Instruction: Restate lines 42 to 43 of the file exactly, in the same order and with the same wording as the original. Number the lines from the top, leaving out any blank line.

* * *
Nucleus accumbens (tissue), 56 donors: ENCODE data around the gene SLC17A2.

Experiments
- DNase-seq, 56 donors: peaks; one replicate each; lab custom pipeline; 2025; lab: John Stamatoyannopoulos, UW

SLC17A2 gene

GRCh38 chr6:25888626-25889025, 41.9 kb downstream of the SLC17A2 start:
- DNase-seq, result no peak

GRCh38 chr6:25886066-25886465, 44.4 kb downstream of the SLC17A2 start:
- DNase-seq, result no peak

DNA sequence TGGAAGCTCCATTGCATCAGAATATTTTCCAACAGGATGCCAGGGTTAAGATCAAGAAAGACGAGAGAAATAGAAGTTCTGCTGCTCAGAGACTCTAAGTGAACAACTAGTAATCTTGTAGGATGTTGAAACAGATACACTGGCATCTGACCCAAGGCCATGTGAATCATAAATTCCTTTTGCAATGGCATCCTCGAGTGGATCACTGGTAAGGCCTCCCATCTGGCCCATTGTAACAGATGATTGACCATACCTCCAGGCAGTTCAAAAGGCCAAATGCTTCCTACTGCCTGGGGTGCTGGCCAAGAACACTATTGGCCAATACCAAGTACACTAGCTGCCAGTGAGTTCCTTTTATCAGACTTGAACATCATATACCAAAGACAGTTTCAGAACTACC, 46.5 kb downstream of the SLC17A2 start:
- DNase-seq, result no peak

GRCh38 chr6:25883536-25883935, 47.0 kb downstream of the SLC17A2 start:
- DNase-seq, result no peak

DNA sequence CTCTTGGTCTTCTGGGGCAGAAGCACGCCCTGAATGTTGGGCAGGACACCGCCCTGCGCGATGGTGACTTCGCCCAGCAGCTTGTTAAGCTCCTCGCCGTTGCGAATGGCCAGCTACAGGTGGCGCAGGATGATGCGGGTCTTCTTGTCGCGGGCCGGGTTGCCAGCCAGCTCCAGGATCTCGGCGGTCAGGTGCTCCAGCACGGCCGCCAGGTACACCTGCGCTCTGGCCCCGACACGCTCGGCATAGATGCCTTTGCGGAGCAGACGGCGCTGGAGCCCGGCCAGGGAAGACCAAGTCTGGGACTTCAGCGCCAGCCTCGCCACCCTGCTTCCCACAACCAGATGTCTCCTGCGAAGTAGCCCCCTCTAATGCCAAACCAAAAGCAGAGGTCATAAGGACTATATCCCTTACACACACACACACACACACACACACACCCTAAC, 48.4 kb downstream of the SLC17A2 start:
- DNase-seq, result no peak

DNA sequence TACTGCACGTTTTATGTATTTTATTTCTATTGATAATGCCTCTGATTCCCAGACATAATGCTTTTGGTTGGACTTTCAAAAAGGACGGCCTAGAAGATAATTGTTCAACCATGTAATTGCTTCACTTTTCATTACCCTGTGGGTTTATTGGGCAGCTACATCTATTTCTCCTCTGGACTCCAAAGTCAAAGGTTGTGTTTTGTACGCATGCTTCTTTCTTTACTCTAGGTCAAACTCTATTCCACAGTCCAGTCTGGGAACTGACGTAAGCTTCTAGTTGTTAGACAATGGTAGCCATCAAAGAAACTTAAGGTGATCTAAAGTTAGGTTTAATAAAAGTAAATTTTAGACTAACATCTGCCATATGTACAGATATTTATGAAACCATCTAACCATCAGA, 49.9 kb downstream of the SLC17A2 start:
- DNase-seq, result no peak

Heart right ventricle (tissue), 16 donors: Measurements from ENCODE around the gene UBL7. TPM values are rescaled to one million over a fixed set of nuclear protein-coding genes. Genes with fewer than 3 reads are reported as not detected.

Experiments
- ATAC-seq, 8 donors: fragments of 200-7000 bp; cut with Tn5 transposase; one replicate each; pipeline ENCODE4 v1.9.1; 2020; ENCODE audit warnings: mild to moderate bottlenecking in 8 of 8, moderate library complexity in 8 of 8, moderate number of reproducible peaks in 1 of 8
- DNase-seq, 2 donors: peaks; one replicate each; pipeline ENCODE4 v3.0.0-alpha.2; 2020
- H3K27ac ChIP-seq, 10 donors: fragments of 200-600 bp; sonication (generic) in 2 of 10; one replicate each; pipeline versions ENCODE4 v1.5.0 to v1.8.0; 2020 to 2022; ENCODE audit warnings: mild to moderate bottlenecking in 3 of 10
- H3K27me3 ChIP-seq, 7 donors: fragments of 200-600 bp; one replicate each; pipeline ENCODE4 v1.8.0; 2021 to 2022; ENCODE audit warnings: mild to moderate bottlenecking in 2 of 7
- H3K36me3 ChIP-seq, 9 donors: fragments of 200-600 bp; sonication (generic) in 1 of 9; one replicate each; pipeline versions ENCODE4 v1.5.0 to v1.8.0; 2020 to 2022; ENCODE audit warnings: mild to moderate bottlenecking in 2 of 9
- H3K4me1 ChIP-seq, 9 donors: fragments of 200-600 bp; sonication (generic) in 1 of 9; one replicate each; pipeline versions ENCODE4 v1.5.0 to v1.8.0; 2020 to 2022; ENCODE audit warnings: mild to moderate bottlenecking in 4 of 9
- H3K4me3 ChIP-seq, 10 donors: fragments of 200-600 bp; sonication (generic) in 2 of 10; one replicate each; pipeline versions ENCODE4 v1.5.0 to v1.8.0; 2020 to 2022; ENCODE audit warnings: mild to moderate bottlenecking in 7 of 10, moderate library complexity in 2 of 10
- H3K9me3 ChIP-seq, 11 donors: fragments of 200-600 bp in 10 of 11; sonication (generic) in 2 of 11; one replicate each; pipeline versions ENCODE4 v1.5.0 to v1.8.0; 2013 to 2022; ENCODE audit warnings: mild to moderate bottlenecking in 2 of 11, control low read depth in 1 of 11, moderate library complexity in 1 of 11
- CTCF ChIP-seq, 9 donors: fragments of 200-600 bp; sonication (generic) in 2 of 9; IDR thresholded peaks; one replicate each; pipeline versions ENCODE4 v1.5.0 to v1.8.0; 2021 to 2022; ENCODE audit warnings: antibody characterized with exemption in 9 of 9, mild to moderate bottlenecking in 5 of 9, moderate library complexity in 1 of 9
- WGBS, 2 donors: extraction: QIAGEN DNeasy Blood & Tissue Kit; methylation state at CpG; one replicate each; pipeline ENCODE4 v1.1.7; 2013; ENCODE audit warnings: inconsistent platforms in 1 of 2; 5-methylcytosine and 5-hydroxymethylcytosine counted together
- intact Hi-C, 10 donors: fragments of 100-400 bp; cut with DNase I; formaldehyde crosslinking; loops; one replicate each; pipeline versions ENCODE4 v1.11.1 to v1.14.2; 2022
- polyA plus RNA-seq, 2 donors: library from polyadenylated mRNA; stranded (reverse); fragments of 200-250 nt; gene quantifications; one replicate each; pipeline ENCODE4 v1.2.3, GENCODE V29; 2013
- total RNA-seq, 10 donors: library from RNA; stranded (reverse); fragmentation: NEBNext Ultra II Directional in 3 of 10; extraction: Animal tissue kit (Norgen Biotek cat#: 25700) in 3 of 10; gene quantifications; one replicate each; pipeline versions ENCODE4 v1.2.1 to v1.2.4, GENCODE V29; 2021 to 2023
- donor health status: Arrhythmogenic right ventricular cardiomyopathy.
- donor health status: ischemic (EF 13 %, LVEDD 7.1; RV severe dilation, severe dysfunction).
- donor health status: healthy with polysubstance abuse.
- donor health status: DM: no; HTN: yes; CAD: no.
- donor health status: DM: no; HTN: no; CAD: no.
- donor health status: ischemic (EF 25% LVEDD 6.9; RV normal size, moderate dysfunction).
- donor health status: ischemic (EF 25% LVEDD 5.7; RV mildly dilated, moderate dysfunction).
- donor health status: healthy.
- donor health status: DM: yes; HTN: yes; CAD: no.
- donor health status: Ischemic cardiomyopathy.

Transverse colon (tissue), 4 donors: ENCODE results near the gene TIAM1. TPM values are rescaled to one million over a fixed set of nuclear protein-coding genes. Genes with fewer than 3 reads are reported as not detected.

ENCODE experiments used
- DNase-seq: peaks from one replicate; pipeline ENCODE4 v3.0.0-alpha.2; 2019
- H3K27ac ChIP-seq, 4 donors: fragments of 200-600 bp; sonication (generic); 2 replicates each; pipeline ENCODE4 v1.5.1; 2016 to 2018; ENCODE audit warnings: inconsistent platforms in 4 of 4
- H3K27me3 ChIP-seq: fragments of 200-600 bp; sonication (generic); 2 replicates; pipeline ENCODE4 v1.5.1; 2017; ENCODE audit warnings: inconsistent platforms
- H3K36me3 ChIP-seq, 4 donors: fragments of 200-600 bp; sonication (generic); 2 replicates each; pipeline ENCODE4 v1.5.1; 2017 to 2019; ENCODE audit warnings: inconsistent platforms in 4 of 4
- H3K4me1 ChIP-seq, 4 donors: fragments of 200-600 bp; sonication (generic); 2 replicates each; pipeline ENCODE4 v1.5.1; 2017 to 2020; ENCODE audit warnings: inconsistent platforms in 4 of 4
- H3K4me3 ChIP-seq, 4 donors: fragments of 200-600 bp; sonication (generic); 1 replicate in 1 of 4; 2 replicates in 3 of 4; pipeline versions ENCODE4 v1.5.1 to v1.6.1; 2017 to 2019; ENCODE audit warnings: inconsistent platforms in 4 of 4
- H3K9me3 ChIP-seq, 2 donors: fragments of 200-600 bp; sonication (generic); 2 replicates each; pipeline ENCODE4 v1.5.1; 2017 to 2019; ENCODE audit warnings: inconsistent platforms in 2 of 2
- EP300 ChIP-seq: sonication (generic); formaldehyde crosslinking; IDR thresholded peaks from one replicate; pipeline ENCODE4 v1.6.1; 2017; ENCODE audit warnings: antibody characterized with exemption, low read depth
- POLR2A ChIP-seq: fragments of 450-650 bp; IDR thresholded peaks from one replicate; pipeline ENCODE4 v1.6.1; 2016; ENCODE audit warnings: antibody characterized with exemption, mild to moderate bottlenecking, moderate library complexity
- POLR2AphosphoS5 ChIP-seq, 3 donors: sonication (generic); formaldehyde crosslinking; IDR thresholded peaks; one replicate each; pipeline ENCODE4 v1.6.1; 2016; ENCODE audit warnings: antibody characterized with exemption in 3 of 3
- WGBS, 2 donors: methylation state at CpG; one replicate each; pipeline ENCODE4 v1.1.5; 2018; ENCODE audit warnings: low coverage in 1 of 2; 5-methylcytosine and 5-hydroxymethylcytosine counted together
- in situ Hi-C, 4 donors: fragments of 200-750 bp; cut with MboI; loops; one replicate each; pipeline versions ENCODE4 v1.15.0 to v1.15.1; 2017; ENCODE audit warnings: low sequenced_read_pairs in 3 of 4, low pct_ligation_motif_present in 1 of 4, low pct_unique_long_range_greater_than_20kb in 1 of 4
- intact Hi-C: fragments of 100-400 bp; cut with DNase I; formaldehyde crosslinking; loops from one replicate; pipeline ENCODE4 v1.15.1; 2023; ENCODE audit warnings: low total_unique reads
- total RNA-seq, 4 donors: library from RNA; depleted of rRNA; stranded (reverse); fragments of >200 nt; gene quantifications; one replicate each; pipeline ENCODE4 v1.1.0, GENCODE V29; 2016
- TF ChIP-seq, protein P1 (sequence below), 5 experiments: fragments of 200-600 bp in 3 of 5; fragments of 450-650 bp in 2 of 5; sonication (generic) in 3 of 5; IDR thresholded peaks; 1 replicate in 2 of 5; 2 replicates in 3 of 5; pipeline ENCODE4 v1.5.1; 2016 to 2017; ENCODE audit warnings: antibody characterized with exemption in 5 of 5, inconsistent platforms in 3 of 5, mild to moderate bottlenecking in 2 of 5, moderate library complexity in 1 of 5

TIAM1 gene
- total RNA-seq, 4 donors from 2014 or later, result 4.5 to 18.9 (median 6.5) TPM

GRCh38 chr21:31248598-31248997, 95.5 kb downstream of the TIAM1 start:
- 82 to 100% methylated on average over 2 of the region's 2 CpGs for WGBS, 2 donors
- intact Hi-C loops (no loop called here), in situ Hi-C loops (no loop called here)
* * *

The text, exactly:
Transverse colon (tissue), 4 donors: ENCODE results near the gene TIAM1. TPM values are rescaled to one million over a fixed set of nuclear protein-coding genes. Genes with fewer than 3 reads are reported as not detected.

ENCODE experiments used